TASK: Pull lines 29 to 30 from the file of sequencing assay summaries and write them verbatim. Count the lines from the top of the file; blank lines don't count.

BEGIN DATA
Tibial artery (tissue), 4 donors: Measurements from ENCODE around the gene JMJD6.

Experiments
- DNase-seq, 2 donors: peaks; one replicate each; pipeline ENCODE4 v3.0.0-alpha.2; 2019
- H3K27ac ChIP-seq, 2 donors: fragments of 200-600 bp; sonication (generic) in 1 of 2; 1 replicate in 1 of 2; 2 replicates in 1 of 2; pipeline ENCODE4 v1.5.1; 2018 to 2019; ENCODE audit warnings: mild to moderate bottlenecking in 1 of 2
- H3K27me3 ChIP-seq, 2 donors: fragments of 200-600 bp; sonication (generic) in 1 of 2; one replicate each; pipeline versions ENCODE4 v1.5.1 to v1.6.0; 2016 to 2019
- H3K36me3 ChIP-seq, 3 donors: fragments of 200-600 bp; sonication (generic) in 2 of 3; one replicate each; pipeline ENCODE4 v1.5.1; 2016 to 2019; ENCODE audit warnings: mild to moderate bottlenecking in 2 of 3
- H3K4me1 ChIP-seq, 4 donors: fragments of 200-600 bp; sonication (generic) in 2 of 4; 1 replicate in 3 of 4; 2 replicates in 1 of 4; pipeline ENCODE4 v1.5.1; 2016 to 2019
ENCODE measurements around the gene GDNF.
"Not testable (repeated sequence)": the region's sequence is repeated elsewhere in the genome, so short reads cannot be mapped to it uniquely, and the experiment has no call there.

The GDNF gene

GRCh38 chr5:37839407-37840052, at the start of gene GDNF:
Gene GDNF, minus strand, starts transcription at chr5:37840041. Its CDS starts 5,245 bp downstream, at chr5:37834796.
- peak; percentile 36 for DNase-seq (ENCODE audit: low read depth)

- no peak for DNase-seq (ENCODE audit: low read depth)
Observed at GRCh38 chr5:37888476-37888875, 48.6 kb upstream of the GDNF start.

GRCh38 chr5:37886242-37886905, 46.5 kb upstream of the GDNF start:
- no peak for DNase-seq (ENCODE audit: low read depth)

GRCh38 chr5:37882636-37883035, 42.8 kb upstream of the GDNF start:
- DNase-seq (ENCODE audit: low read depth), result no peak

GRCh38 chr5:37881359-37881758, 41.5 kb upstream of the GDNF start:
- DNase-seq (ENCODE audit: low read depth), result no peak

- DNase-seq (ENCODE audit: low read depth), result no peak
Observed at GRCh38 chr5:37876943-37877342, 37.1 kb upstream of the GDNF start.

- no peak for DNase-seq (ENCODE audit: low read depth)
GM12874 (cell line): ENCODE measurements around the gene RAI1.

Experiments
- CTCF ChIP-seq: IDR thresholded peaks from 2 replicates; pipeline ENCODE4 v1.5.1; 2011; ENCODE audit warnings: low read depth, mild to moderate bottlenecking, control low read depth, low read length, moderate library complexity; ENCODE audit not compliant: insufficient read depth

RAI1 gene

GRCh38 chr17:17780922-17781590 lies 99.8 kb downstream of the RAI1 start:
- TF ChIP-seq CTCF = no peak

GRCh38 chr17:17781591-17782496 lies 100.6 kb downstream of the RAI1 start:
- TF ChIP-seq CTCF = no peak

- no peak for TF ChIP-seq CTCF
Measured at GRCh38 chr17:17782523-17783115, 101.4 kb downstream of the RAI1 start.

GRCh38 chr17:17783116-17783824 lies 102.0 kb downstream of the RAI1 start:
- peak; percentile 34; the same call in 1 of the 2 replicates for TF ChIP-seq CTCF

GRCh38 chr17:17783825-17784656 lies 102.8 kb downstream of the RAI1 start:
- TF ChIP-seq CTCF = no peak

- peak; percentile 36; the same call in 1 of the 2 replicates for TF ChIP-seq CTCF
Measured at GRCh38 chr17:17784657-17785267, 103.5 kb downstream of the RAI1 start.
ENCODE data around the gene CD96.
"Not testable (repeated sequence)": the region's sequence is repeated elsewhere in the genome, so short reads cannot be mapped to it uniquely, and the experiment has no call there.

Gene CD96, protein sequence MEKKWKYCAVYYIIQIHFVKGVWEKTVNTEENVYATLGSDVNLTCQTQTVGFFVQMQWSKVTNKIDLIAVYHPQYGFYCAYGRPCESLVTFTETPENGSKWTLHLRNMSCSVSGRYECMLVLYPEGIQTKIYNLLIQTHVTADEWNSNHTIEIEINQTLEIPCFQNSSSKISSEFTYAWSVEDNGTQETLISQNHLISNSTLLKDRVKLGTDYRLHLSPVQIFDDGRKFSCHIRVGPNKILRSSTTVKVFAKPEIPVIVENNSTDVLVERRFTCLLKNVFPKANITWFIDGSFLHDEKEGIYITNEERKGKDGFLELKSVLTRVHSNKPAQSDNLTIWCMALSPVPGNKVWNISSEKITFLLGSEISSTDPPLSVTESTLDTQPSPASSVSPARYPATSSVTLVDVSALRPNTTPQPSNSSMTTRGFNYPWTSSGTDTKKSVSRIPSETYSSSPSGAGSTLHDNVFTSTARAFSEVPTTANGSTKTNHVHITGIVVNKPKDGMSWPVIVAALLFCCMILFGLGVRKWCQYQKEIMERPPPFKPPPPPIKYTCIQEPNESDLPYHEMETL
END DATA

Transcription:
GRCh38 chr17:17780922-17781590 lies 99.8 kb downstream of the RAI1 start:
- TF ChIP-seq CTCF = no peak